The festive season brims with timeless ritual—decorating the tree, switching on the lights, and gathering round to sing and make merry. For many, charitable giving forms an important part of this tradition—whether that’s personal giving, or giving on behalf of others in lieu of a gift.

We’re getting pretty good at this. This year, Giving Tuesday in the US almost doubled its donations, raising $21 million and benefiting 10,000 organisations. Closer to home, the World Giving Index revealed the UK sits among the most charitable nations, ranking sixth in the world for overall generosity, and first in the developed world for the proportion of people who give to charity.

We know that with the flurry of letters from charities promoting their seasonal campaigns, comes the risk of donor fatigue—something that could be avoided by communicating more effectively with donors. But there’s another challenge: when confronted by so many worthy requests, how do you decide what to support?

Identifying charities to support

With over 160,000 registered charities in the UK, choosing which one to support can be a bewildering prospect. The first step is often to think carefully about which causes speak personally to you. Is there an issue that makes you particularly angry or worried, or that’s affected you or your loved ones? Would you like to see the difference your donation makes to a local cause?

  • If you care about a particular issue, identify the sector’s umbrella body and look at its members; for example, Homeless Link is the umbrella for the homelessness sector. Alternatively, you could search for established funders that share your interests to see which organisations they support, with added reassurance that due diligence has been conducted. You could also explore NPC’s sector reports on charities working in fields such as violence against women or autism, for example.
  • If you’re interested in funding locally, then a Council for Voluntary Services or a Community Foundation can link you to local projects. The website Local Giving also lists vetted local projects.

What information to look for

Once you’ve identified a couple of charities, it’s important to feel confident they will use your money well. Even with limited time, you can develop an informed view of a charity by taking the following steps.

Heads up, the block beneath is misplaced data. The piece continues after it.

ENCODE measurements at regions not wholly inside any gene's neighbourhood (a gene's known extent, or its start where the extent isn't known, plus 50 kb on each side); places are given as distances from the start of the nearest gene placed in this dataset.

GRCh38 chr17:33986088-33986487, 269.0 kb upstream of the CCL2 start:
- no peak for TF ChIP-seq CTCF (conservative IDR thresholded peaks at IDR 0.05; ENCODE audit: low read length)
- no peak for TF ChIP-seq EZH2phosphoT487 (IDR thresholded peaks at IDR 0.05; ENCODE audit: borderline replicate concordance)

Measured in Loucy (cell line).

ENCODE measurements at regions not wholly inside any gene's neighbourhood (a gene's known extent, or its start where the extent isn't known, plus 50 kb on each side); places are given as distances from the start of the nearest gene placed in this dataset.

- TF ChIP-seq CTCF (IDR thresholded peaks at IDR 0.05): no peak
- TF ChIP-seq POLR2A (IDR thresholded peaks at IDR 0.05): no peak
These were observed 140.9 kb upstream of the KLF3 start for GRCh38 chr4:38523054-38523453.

Step 1 Look at the charity’s website. Is the website easy to navigate, clear and informative? Can you tell what the charity is aiming to achieve and how it is delivering on its mission? Is it open about any problems faced, and does it provide information on its leadership, strategic plans, and any reviews of progress? Adjust your expectations based on the size of a charity; smaller organisations won’t have money to spend on a very slick website, but you should still get the sense that the charity is happy to talk about what it does.

Step 2 Look for other info online. Google the charity’s name and look for external sources of information, for example in Civil Society or Third Sector. Check for negative publicity or controversies, verify awards or successes, and look out for information on the Chief Executive and their background.

Step 3 Look at the charity’s accounts. Look at the accounts for the last two years—these should ideally be displayed on the charity’s website, but it’s also worth checking its accounts are filed on time with the Charity Commission (for Scottish charities, the Office of the Scottish Charity Regulator). Has income been stable over a number of years, and is it coming from a range of sources? Is income and expenditure balanced? Is there a clear explanation of any elements that look irregular or concerning? Has the auditor ‘modified’ the accounts (ie, noted a concern or irregularity)?

Step 4 Talk to the charity directly. If you’re giving a substantial amount, it’s definitely worth taking time to speak with a member of staff. This will give you a better feel for how the charity operates, its priorities for the future, and the challenges it faces. Try if you can to meet the chief executive or a member of senior management.

Bear in mind that it’s not useful to assess a charity on the basis of its overheads or administration costs. Nobody wants to feel their donation is wasted on first class flights and fancy offices, but overheads are essential for a charity to run effectively and make good decisions about its work. Different types of charities will require different overhead spends, so it’s very difficult to compare them. The decision about whether or not to support a charity should be based, above all, on the difference it makes.

If you want further ideas about the kind of information to look for and the questions you might need to ask, then take a look at NPC’s Little Blue Book , a guide to analysing charities based on their Activities, Results, Leadership, People and Resources, Finances, and Ambition.

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